Sunday, October 14, 2018

Manual Stimulation: Crazy Climber (WonderSwan)

I've long ignored Crazy Climber for WonderSwan because it looked just a little too antiquated for my liking.

Granted, the original arcade version of the game came out all the way back in 1980, so this portable port from 1999 was bound to have an old-fashioned air to it, too.

If this is your first foray into the world of Crazy Climber, you're probably wondering: wasn't it updated or modernized at all between 1980 and 1999?

You'd think so, but as far as I can tell, the answer to that question amounts to "not really."

Maker and publisher Nichibutsu improved the looks of most of its console ports and sequels, but even Crazy Climber 2000 (from--you guessed it--the year 2000, and released for the original PlayStation) features the same "scale a skyscraper using two joysticks" (or directional pads) gameplay as the quarter-muncher that birthed the series 38 years ago.

So what prompted me to do an about-face and pick up a copy of this nichiest of niche titles? One catalyst was that I found out it's played holding the WonderSwan system vertically. (I've always been a sucker for that.) Another was its cartoonish and colorful box art.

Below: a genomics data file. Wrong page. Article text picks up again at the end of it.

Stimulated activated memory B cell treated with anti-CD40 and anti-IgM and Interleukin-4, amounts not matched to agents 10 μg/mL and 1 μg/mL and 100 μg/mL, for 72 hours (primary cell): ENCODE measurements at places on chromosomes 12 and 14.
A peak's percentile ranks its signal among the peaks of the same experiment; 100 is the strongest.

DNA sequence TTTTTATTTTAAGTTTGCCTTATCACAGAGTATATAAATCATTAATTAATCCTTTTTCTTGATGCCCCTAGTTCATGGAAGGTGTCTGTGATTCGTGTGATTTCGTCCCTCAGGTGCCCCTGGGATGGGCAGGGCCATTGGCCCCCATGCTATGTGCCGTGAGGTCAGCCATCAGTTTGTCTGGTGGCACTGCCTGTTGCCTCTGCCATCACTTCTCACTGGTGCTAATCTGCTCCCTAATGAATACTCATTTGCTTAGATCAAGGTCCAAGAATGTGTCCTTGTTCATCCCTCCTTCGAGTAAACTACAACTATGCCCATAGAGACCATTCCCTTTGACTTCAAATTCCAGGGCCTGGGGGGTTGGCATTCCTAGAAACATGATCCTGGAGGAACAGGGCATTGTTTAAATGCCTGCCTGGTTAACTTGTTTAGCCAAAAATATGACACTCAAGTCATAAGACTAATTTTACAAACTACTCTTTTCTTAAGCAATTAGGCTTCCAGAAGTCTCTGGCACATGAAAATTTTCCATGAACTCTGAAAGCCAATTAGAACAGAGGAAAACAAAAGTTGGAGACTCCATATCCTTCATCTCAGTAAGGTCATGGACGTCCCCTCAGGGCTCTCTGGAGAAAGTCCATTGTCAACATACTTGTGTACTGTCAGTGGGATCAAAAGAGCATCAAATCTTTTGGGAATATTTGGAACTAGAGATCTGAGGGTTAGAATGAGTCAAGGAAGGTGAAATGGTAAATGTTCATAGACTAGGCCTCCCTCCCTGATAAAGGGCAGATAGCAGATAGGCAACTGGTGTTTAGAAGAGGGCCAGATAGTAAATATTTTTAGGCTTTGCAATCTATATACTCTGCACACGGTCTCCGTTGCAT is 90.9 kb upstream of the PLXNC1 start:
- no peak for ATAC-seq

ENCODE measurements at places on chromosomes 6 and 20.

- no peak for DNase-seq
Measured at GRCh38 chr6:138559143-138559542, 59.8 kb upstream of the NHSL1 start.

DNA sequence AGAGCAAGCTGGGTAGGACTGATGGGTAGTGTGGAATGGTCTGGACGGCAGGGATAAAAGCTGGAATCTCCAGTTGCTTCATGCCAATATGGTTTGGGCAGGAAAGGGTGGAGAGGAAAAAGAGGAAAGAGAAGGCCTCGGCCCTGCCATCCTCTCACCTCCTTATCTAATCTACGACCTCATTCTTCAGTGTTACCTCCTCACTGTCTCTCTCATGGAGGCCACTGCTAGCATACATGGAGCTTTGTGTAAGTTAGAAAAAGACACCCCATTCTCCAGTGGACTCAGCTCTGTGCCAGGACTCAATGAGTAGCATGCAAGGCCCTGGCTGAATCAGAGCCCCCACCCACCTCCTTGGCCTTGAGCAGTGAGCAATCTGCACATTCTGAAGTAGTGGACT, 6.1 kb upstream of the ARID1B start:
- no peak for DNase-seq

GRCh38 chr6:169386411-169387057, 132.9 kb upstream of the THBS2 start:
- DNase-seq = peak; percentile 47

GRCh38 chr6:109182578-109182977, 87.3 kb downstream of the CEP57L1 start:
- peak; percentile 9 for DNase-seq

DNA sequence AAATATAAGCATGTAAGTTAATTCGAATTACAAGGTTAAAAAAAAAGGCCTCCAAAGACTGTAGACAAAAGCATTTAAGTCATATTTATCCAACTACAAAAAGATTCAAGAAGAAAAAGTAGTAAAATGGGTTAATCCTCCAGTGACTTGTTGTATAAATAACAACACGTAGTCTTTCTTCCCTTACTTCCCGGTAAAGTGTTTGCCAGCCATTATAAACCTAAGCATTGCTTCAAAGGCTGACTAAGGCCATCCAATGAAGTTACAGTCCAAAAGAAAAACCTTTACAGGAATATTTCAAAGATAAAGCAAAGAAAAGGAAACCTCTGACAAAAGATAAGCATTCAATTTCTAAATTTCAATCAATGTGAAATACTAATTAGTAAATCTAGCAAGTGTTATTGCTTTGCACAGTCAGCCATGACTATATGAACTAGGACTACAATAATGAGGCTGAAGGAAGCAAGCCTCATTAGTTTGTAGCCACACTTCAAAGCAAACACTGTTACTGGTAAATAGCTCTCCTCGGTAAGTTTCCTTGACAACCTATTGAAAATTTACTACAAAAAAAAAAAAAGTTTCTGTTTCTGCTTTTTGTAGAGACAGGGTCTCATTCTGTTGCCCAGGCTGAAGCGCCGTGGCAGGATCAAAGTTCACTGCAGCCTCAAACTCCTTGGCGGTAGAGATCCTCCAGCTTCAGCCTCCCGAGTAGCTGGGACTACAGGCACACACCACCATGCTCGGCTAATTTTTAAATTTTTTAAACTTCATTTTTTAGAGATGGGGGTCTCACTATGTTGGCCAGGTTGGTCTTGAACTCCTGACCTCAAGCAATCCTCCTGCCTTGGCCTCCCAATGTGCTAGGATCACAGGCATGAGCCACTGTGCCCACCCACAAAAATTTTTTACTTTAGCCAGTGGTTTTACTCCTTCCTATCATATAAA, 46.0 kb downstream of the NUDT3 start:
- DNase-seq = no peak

Speaking of Crazy Climber's lovely cover illustration, I've got admit I kind of assumed it meant the game's instruction manual would be stuffed with similarly eye-popping imagery.

Boy, was I wrong. In fact, except for the manual's last spread, it's nearly devoid of art. The only exception is the awkwardly drawn hands found in the lower-left corner of page seven.

Don't take that to mean I'm disappointed with my purchase. I'm still glad I own this version of Crazy Climber. Hell, I'm still glad I own this booklet. Its cover and second-to-last page alone make it worth every penny.

If you're wondering what the illustrations on the second-to-last page are supposed to represent, by the way, that would be the game's "characters." I put it in quotes because some of the depicted objects obviously don't fit the typical definition of the word.

Anyway, you encounter all of these so-called characters as you (attempt to) make your way to the top of each of Crazy Climber's mammoth buildings.

Most aim to do you harm. The lone exception: the "lucky balloon." It kindly hauls you up a handful of floors without asking for anything in return.

One last comment before I declare this post complete: click on any of the scans you see here to take a closer look at them.

See also: previous 'Manual Stimulation' posts about Engacho! and Lode Runner for WonderSwan

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